I still owe a long post on the details of building wood-frame tunes loops, but I have to put together all of the various photos, instructions, etc. One of the problems with these loops is that their figure-8 reception pattern means that if there is a strong station 180-degrees from the weaker station you want to hear, you are stuck. However, there are various ways to get a different reception pattern. The down side is that many of those antennas require a lot of real estate and need to be supported in special ways.
However, I finally came across Bruce Conti’s Super Loop design. This is similar to other specialized “large” loop antennas, but the loop shape is simple (a rectangle), and for those of us who live in rocky areas(**) with poor ground conductivity, it does not require a specific ground. The two bottom corners of the loop are critical; the corner pointing towards the direction you want to null is terminated with approximately 1000 ohms of resistance, and the other end is linked to the coaxial radio feed line via a high-turn transformer to match the high impedance of the loop to the 75-ohm or 50-ohm impedance of the coax leading to the radio. In my case, “the radio” is an inexpensive RTL-SDR dongle plus a Ham It Up upconverter.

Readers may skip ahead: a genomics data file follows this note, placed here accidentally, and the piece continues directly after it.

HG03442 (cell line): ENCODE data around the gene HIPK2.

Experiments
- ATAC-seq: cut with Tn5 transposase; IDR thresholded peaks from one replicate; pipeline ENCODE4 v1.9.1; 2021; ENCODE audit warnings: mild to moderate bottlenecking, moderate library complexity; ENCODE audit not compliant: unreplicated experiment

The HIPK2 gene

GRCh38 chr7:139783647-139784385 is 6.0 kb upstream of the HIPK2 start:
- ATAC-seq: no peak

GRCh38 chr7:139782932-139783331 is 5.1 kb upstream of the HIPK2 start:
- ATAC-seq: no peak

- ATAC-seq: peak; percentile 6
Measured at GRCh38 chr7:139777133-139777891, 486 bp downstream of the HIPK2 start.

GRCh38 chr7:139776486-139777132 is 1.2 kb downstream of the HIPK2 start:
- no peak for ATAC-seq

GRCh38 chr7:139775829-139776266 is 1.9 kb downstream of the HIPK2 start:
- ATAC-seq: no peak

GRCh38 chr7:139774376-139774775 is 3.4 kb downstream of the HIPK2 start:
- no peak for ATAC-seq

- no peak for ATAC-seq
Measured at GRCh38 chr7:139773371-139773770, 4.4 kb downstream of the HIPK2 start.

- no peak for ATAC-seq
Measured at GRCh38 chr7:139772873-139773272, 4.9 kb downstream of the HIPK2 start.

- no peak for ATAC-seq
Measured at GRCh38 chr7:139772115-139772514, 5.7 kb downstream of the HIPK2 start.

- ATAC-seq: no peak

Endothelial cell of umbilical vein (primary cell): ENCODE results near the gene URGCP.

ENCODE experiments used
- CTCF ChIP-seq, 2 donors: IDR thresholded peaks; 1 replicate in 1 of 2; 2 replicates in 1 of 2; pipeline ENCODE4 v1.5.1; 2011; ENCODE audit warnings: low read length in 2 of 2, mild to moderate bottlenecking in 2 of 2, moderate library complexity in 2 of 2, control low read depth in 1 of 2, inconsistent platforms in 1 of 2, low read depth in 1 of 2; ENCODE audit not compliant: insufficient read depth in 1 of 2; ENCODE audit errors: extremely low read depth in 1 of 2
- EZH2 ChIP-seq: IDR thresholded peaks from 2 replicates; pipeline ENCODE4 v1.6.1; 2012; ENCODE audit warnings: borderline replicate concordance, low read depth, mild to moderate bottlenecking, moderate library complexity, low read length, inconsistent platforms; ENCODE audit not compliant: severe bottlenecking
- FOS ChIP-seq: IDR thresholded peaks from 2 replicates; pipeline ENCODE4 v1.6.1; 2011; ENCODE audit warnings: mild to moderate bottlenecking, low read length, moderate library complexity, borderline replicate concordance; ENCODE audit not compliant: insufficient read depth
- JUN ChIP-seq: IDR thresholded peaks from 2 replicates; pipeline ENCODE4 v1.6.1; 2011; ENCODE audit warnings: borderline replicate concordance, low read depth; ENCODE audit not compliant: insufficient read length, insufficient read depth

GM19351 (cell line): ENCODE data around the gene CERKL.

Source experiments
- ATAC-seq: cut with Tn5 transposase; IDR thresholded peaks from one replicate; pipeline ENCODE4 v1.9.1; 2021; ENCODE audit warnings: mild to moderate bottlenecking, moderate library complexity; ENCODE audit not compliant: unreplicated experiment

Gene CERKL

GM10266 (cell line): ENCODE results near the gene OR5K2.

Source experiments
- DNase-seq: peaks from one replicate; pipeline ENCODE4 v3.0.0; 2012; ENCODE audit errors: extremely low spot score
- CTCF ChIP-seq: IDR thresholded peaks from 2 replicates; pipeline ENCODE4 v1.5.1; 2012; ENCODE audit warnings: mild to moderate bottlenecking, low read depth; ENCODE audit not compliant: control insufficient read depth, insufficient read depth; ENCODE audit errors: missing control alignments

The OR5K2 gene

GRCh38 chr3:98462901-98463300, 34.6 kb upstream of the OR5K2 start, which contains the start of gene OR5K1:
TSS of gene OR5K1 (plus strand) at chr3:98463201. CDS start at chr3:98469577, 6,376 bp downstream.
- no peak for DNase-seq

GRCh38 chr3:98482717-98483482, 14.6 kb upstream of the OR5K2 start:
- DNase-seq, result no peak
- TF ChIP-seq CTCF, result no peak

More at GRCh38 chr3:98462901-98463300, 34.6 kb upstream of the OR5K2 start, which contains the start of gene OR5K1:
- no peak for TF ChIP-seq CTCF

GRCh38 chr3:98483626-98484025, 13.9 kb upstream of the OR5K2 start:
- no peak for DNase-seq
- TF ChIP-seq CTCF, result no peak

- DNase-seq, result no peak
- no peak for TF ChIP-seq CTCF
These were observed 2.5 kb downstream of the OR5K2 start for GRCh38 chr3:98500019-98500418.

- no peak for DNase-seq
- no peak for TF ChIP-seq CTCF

I have the dual problem of barely having room to even place a small version of this loop, and not having good places to attach the top of the loop. I rent, so I can’t really do permanent attachments to the house or carport. So, for my first attempt, I kludged together supports for the end of the wires with 10-foot PVC pipes mounted vertically in slightly larger PVC pipes and a 4-foot wooden dowel inside each long pipe for stability. This was all mounted to an “X” shape cross of two 3-foot or 4-foot pieces of lumber that originally had been used as the cores for my early versions of tuned loops. This was wedged between the house and carport with the loop actually enclosing portions of the carport roof.
There was some sag in the top of the loop, and I kept the bottom of the loop off the ground, so this amounted to something like a 7′ x 25′ loop. When accounting for the multiple turns in a tuned loop, that’s not so much more collecting area. The signals were rather weak, which was probably due to not quite having a proper transformer. The loop also wasn’t quite pointed directly towards any good candidate stations for good back-end nulling. Also, by the time I got this set up, I didn’t have much time left to experiment. But, it was a promising test.